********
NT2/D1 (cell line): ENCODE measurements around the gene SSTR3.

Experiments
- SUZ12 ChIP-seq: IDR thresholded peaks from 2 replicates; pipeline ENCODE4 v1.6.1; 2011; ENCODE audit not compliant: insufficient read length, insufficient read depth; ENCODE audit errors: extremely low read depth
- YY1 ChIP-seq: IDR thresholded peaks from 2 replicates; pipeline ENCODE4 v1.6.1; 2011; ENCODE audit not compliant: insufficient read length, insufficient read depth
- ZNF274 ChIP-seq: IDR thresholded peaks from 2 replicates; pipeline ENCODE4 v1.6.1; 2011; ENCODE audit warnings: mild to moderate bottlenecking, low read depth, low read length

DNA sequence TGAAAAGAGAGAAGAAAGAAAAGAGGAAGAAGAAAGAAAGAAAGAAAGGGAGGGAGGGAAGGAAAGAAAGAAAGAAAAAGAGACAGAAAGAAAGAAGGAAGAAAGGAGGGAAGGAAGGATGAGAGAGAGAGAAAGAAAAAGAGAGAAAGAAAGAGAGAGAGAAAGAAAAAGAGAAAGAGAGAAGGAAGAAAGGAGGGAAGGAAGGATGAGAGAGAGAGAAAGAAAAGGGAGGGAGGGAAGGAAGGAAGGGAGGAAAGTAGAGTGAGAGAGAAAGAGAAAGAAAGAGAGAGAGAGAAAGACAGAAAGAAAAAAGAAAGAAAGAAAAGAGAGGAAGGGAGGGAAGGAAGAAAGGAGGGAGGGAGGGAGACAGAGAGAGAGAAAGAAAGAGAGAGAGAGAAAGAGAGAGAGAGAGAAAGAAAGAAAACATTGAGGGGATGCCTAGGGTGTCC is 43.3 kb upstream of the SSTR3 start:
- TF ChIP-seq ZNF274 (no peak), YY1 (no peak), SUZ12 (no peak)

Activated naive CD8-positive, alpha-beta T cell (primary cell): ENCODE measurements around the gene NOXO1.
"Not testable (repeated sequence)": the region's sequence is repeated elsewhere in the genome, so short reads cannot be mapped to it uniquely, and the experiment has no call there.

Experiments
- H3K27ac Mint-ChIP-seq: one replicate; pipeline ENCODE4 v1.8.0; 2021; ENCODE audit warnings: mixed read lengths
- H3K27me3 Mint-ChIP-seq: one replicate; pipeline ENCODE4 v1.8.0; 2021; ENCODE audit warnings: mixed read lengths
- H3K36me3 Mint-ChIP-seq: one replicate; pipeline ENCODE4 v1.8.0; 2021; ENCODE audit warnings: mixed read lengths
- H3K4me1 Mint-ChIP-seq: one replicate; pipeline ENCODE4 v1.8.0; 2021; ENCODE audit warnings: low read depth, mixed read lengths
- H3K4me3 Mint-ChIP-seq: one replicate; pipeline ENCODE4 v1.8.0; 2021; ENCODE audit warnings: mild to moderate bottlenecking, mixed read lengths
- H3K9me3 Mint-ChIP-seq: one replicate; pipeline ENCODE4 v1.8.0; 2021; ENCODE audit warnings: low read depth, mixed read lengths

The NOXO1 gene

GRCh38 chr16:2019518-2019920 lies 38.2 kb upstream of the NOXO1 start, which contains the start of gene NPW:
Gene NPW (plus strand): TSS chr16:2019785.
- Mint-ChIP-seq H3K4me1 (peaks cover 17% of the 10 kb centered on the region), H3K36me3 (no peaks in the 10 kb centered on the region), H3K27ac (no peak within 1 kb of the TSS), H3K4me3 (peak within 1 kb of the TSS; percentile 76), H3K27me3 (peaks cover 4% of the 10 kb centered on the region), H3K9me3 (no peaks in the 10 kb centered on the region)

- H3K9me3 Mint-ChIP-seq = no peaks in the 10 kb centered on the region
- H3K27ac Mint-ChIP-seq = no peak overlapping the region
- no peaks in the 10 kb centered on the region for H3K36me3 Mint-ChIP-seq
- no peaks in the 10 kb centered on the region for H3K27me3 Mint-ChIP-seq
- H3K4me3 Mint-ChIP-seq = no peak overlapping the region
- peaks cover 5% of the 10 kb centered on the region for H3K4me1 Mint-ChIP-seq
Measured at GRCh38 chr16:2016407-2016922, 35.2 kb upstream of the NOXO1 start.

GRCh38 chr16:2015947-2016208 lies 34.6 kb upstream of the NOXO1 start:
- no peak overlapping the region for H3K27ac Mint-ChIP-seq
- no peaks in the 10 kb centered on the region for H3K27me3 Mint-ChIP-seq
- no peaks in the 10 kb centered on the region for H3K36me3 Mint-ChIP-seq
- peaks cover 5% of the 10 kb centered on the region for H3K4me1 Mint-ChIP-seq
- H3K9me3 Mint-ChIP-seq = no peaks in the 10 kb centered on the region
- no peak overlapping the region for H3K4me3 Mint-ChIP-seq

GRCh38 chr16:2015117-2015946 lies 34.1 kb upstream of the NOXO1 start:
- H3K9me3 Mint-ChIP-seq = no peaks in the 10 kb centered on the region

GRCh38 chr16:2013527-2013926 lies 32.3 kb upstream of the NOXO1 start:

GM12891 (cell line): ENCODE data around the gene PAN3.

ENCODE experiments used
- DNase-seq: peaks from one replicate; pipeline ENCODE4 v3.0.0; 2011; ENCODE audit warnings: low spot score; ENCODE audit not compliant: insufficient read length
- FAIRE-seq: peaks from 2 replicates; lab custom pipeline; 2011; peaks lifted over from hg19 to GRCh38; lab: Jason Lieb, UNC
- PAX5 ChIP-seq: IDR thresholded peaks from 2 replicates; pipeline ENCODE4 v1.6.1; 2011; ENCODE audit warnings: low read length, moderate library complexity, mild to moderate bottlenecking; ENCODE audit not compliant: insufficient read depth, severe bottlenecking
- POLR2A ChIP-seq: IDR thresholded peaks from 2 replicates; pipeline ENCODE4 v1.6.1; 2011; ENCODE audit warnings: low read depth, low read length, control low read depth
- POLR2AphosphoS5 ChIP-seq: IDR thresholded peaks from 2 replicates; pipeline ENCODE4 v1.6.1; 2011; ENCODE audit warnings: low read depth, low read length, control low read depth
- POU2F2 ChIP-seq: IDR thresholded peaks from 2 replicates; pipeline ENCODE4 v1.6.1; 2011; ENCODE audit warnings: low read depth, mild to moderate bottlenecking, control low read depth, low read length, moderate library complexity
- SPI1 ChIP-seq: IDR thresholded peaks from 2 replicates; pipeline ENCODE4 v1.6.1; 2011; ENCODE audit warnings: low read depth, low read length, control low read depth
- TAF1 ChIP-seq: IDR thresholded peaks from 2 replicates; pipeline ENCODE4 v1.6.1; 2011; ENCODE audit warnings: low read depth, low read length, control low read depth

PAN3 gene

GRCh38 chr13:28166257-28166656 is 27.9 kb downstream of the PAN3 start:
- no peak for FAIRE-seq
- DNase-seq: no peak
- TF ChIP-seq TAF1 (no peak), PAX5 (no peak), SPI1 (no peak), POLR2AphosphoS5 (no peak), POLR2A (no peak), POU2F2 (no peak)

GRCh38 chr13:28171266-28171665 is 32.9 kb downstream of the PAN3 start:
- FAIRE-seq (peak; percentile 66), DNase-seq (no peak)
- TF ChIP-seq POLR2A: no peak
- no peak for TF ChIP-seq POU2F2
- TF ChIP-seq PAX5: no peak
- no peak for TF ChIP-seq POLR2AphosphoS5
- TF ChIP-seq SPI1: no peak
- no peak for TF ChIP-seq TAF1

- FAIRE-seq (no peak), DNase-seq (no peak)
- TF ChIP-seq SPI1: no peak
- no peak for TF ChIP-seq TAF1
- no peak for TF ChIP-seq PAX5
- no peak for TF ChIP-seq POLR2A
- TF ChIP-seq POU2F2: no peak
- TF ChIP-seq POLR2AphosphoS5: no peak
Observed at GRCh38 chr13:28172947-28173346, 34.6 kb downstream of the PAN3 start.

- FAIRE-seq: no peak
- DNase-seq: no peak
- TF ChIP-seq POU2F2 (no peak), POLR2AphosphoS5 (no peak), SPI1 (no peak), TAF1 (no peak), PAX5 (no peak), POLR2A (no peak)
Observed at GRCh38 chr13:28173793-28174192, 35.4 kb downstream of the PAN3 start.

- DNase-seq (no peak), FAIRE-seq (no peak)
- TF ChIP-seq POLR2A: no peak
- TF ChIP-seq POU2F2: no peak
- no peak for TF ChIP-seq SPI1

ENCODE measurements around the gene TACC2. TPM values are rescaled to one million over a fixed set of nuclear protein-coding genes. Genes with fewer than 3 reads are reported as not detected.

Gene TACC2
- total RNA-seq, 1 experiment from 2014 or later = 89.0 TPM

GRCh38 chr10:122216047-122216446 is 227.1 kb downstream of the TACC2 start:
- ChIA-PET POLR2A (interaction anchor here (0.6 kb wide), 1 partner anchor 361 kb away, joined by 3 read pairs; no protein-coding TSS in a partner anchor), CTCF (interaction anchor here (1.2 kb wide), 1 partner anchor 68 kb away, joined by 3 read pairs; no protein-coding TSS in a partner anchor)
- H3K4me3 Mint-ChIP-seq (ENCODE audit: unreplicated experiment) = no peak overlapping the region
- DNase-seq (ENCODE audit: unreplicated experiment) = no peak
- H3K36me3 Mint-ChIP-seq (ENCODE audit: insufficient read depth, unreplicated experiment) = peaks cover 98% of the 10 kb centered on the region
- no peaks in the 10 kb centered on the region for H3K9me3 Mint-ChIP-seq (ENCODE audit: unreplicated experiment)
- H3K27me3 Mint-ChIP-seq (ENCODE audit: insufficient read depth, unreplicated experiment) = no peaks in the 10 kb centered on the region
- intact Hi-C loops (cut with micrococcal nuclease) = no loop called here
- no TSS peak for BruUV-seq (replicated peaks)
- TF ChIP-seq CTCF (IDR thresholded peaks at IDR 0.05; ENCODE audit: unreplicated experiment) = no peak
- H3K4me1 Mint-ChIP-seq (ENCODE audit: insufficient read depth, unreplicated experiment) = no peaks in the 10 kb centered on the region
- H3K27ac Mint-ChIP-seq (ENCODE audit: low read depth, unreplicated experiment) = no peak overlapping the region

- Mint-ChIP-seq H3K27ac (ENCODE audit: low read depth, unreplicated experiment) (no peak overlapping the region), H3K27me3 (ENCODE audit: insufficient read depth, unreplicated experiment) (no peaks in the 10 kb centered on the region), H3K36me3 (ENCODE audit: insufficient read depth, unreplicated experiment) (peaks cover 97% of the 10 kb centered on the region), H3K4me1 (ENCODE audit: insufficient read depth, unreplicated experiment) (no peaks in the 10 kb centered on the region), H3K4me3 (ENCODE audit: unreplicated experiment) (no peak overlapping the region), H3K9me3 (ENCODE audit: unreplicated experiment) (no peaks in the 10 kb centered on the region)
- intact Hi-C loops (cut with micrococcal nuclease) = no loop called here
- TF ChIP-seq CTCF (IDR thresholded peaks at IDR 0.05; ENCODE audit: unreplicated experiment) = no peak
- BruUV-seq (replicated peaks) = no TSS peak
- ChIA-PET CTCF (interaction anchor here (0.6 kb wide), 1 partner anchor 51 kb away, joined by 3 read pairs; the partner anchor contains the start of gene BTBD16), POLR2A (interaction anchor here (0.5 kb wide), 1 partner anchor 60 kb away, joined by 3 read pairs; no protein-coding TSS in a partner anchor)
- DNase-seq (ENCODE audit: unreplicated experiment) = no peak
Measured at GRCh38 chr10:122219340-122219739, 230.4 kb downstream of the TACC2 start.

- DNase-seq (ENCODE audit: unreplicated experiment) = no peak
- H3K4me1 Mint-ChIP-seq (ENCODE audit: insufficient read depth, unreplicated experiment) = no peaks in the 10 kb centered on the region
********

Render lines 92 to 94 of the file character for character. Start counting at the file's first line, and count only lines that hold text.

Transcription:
- Mint-ChIP-seq H3K27ac (ENCODE audit: low read depth, unreplicated experiment) (no peak overlapping the region), H3K27me3 (ENCODE audit: insufficient read depth, unreplicated experiment) (no peaks in the 10 kb centered on the region), H3K36me3 (ENCODE audit: insufficient read depth, unreplicated experiment) (peaks cover 97% of the 10 kb centered on the region), H3K4me1 (ENCODE audit: insufficient read depth, unreplicated experiment) (no peaks in the 10 kb centered on the region), H3K4me3 (ENCODE audit: unreplicated experiment) (no peak overlapping the region), H3K9me3 (ENCODE audit: unreplicated experiment) (no peaks in the 10 kb centered on the region)
- intact Hi-C loops (cut with micrococcal nuclease) = no loop called here
- TF ChIP-seq CTCF (IDR thresholded peaks at IDR 0.05; ENCODE audit: unreplicated experiment) = no peak